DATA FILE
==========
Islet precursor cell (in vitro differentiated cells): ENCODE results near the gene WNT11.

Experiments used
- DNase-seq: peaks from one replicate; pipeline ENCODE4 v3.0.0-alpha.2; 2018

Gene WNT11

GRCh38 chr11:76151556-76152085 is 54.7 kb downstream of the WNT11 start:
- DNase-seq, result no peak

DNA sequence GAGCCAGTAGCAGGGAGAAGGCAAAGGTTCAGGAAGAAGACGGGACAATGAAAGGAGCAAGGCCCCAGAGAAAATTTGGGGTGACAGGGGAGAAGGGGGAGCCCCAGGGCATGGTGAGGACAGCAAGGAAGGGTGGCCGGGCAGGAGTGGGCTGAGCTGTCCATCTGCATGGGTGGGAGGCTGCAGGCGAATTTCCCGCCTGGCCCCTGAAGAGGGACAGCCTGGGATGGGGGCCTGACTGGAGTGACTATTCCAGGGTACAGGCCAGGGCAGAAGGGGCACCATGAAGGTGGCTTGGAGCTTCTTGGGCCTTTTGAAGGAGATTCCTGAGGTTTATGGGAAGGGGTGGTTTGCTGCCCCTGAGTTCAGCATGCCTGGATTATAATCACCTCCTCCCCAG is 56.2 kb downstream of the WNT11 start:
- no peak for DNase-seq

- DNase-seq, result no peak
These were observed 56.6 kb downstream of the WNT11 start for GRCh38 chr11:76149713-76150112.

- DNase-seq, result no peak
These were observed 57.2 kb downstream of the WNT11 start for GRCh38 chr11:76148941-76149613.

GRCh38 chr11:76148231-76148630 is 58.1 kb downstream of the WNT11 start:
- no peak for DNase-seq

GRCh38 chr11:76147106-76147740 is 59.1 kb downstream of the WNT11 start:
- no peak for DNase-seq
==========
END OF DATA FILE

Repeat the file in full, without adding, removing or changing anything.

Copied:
Islet precursor cell (in vitro differentiated cells): ENCODE results near the gene WNT11.

Experiments used
- DNase-seq: peaks from one replicate; pipeline ENCODE4 v3.0.0-alpha.2; 2018

Gene WNT11

GRCh38 chr11:76151556-76152085 is 54.7 kb downstream of the WNT11 start:
- DNase-seq, result no peak

DNA sequence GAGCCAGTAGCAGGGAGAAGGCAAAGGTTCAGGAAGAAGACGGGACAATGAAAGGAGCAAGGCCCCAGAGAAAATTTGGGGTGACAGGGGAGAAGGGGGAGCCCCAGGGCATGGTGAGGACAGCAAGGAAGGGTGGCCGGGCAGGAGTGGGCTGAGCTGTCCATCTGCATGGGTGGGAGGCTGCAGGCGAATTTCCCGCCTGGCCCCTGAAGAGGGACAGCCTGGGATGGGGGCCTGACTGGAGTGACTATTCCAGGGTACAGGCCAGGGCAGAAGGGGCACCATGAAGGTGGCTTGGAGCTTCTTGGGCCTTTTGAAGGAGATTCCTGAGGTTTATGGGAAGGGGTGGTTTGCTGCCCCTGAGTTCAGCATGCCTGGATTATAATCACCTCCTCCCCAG is 56.2 kb downstream of the WNT11 start:
- no peak for DNase-seq

- DNase-seq, result no peak
These were observed 56.6 kb downstream of the WNT11 start for GRCh38 chr11:76149713-76150112.

- DNase-seq, result no peak
These were observed 57.2 kb downstream of the WNT11 start for GRCh38 chr11:76148941-76149613.

GRCh38 chr11:76148231-76148630 is 58.1 kb downstream of the WNT11 start:
- no peak for DNase-seq

GRCh38 chr11:76147106-76147740 is 59.1 kb downstream of the WNT11 start:
- no peak for DNase-seq